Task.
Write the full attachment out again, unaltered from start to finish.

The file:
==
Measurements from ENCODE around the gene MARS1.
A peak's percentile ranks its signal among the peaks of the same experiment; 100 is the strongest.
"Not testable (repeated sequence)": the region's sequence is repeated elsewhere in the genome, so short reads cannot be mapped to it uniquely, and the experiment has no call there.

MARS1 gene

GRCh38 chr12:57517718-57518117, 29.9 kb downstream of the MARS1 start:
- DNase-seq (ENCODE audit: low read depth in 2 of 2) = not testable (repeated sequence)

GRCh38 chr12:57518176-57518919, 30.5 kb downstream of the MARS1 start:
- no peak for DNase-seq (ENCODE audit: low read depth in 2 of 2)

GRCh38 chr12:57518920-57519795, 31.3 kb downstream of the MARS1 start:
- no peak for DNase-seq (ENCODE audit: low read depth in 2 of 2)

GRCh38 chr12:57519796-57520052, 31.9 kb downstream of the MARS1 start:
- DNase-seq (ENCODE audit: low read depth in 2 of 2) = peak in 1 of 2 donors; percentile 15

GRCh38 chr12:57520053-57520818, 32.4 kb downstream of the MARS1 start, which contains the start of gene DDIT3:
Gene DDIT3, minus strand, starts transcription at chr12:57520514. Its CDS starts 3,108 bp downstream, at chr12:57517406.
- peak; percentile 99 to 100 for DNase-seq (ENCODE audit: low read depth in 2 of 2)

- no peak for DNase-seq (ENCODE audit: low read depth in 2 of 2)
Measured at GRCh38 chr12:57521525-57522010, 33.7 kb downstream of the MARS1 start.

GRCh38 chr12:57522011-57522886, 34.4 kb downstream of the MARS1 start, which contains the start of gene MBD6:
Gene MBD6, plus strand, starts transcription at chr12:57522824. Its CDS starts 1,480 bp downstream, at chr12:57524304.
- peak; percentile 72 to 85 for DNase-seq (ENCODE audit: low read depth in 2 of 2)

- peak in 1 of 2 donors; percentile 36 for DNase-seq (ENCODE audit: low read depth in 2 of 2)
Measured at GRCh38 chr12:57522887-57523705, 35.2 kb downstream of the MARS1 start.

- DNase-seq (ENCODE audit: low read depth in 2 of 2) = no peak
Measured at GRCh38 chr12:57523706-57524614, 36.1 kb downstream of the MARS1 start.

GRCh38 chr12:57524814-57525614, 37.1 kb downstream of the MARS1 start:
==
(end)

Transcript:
Measurements from ENCODE around the gene MARS1.
A peak's percentile ranks its signal among the peaks of the same experiment; 100 is the strongest.
"Not testable (repeated sequence)": the region's sequence is repeated elsewhere in the genome, so short reads cannot be mapped to it uniquely, and the experiment has no call there.

MARS1 gene

GRCh38 chr12:57517718-57518117, 29.9 kb downstream of the MARS1 start:
- DNase-seq (ENCODE audit: low read depth in 2 of 2) = not testable (repeated sequence)

GRCh38 chr12:57518176-57518919, 30.5 kb downstream of the MARS1 start:
- no peak for DNase-seq (ENCODE audit: low read depth in 2 of 2)

GRCh38 chr12:57518920-57519795, 31.3 kb downstream of the MARS1 start:
- no peak for DNase-seq (ENCODE audit: low read depth in 2 of 2)

GRCh38 chr12:57519796-57520052, 31.9 kb downstream of the MARS1 start:
- DNase-seq (ENCODE audit: low read depth in 2 of 2) = peak in 1 of 2 donors; percentile 15

GRCh38 chr12:57520053-57520818, 32.4 kb downstream of the MARS1 start, which contains the start of gene DDIT3:
Gene DDIT3, minus strand, starts transcription at chr12:57520514. Its CDS starts 3,108 bp downstream, at chr12:57517406.
- peak; percentile 99 to 100 for DNase-seq (ENCODE audit: low read depth in 2 of 2)

- no peak for DNase-seq (ENCODE audit: low read depth in 2 of 2)
Measured at GRCh38 chr12:57521525-57522010, 33.7 kb downstream of the MARS1 start.

GRCh38 chr12:57522011-57522886, 34.4 kb downstream of the MARS1 start, which contains the start of gene MBD6:
Gene MBD6, plus strand, starts transcription at chr12:57522824. Its CDS starts 1,480 bp downstream, at chr12:57524304.
- peak; percentile 72 to 85 for DNase-seq (ENCODE audit: low read depth in 2 of 2)

- peak in 1 of 2 donors; percentile 36 for DNase-seq (ENCODE audit: low read depth in 2 of 2)
Measured at GRCh38 chr12:57522887-57523705, 35.2 kb downstream of the MARS1 start.

- DNase-seq (ENCODE audit: low read depth in 2 of 2) = no peak
Measured at GRCh38 chr12:57523706-57524614, 36.1 kb downstream of the MARS1 start.

GRCh38 chr12:57524814-57525614, 37.1 kb downstream of the MARS1 start: